Buying medical insurance can cost a fortune depending upon the individual needs of the health insurance buyer. One of the ways to try and save some money is by opening up a health savings account (HSA). In case you have not heard of an HSA, here you go!
What is a Health Savings Account?
A health savings account is a savings account that is funded with dollars taken out of your income before taxes. The goal of an HSA is to pay for any major medical expenses that are not covered by your current insurance plan with pre-tax dollars that you save for yourself.
How Does a Health Savings Account Work?
An HSA gives the accountholder a greater degree of flexibility as to what to do with their own health savings funds. These funds can be invested. They can be deposited into safe accounts that seek modest growth or even placed in investment assets like a mutual fund for investors seeking growth.
My company offers two different medical insurance plans and the high deductible plan comes with an HSA. If we choose that plan, our company has our HSA funds automatically placed into a Chase savings account and we even receive a debit card to use for our medical expenses.
The best part in my opinion was that, according to the insurance professional that spoke with my coworkers and me, an HSA is your own account and goes with you even if you switch jobs or retire. Even if you can no longer contribute to an HSA, the funds you saved can be used for your own medical expenses until they are completely used up. So for example I even use these funds for dental and vision expenses like buying cheap contact lenses online.
What are the Requirements for a Health Savings Account?
In order to be eligible for a health savings account, you have to be enrolled in a high deductible health insurance plan. Enrollees also cannot be covered under another health insurance plan. The advantage of high deductible plans is that their lower premiums for plan participants. The obvious disadvantage is that you will need enough cash on hand to cover the high deductible.
Who Can Make Deposits to a Health Savings Account?
Employers and employees can both make deposits into a health savings account. Contributions by employers and employees are made with pre-tax dollars. Employees are under no obligation to contribute to a health savings account and can stop doing so at any time.
In my company, my employer contributes absolutely nothing to our HSA’s, so make sure to find out before you sign up.
What is the Contribution Limit to a Health Savings Account Currently?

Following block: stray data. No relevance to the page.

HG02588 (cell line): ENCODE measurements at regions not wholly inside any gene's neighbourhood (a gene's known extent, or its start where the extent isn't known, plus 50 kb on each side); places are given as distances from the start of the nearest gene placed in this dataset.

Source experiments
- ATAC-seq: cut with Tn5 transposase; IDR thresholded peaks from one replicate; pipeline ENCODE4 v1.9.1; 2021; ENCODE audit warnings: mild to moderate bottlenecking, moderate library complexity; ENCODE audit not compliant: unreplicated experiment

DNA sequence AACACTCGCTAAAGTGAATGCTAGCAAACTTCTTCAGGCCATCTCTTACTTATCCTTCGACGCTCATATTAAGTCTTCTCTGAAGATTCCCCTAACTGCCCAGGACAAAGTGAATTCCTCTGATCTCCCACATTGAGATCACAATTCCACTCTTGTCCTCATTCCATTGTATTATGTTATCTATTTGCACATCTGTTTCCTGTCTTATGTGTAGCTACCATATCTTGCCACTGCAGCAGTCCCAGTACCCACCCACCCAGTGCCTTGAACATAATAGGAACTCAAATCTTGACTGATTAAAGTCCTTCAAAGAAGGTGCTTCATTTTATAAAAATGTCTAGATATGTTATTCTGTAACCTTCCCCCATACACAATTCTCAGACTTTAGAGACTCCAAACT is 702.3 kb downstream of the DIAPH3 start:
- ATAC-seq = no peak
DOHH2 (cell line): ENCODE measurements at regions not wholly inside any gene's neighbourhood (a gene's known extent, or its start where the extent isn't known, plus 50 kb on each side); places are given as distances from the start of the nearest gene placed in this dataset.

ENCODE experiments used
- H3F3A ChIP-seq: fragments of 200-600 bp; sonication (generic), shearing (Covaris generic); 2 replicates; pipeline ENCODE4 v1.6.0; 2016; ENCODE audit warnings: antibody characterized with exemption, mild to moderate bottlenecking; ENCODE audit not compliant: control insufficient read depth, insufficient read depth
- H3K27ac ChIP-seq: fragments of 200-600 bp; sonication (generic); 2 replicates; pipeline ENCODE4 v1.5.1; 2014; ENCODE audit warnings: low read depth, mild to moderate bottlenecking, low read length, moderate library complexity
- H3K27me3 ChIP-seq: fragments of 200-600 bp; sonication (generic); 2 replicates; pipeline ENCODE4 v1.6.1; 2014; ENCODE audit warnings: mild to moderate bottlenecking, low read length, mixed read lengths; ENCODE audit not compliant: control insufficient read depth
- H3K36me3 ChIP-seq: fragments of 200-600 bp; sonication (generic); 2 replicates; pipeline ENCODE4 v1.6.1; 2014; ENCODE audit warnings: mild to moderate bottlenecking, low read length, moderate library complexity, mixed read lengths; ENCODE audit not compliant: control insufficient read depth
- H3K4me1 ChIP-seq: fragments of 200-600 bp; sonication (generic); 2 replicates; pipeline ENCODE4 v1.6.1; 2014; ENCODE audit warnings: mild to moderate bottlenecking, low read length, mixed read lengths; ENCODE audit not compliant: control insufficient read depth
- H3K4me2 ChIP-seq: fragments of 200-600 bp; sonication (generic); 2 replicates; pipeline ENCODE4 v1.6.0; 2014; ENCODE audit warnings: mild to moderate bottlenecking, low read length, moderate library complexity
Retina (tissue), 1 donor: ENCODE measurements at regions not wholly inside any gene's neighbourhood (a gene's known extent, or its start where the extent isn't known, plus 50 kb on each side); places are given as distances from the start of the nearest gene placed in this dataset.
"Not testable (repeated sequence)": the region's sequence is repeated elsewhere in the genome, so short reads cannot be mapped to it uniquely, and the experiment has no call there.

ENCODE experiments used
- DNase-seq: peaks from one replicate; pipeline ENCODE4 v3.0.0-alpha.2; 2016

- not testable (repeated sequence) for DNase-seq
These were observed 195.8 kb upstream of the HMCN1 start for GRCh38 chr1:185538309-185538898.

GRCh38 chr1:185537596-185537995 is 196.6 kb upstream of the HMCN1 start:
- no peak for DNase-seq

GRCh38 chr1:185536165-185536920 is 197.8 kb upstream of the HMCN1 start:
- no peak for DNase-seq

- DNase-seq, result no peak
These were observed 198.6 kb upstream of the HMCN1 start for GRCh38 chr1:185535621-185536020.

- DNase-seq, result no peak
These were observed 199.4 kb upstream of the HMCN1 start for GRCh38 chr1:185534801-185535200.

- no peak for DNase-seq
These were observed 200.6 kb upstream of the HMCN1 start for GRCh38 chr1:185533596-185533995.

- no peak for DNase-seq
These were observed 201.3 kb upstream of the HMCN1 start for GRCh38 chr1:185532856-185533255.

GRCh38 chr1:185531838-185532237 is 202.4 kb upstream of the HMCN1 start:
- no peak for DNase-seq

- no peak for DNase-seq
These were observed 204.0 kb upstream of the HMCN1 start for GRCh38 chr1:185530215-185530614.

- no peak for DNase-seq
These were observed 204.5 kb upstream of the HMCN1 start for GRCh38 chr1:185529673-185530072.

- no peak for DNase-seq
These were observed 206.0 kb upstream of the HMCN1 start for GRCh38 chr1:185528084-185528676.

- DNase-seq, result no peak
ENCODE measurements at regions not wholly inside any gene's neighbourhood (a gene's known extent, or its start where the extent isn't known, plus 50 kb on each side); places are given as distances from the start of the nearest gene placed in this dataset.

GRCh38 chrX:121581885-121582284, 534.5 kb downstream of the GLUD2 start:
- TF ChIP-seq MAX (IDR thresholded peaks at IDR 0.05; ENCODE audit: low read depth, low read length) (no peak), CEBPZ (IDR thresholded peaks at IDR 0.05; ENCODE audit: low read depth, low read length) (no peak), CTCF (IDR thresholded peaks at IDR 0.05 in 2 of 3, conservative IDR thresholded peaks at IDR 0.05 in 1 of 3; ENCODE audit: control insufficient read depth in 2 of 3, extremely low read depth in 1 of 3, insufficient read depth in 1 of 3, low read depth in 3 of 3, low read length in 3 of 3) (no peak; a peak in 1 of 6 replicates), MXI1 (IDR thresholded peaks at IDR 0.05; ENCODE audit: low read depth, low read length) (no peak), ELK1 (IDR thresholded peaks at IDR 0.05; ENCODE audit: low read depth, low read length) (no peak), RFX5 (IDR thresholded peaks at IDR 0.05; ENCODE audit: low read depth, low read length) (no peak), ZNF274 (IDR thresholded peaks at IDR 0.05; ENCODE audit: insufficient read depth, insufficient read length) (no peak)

Single employees can contribute up to $3,050 in 2011. A family can contribute up to $6,050 in 2011. There is a catch-up provision that allows anyone that is 55 or older to contribute an additional $1,000 annually.
What are the Tax Advantages of a Health Savings Account?
Even the best high interest savings account won’t make you as much as you can save in taxes with a HSA. Contributions to your health savings account reduce your amount of taxable income. Earnings are able to grow income tax free. The accountholder will not even be subject to taxes if they get a return on their HSA investments as long as all of the money is used for qualified medical expenses.
I personally chose the regular co-pay plan at my current job instead of the HSA only because the difference in premiums didn’t make up for the difference in deductibles. $37 a paycheck seemed like a fair price to pay to avoid an extra few thousand in deductibles if I did get into a major accident. Normally the difference in premiums is much higher, so an HSA is a fantastic choice. Also even though we can use this HSA money for dental expenses Im still going to compare dental insurance plans to keep those costs down as much as possible.
Do you have an HSA? What do you think? We really like this option. In other investment news we’re trying to decide to use Stash Invest vs Acorns investing apps. We’re enjoying having multiple buckets of savings and investments. The diversification makes us feel safer.
By the way I’ve been looking at alternatives to the traditional health insurance system since I’m not a fan of it. There are “cost sharing” services where the members share the costs. Anyway I’m comparing Liberty Healthshare to Medishare cost numbers. I’ll let you know what I conclude in a full review.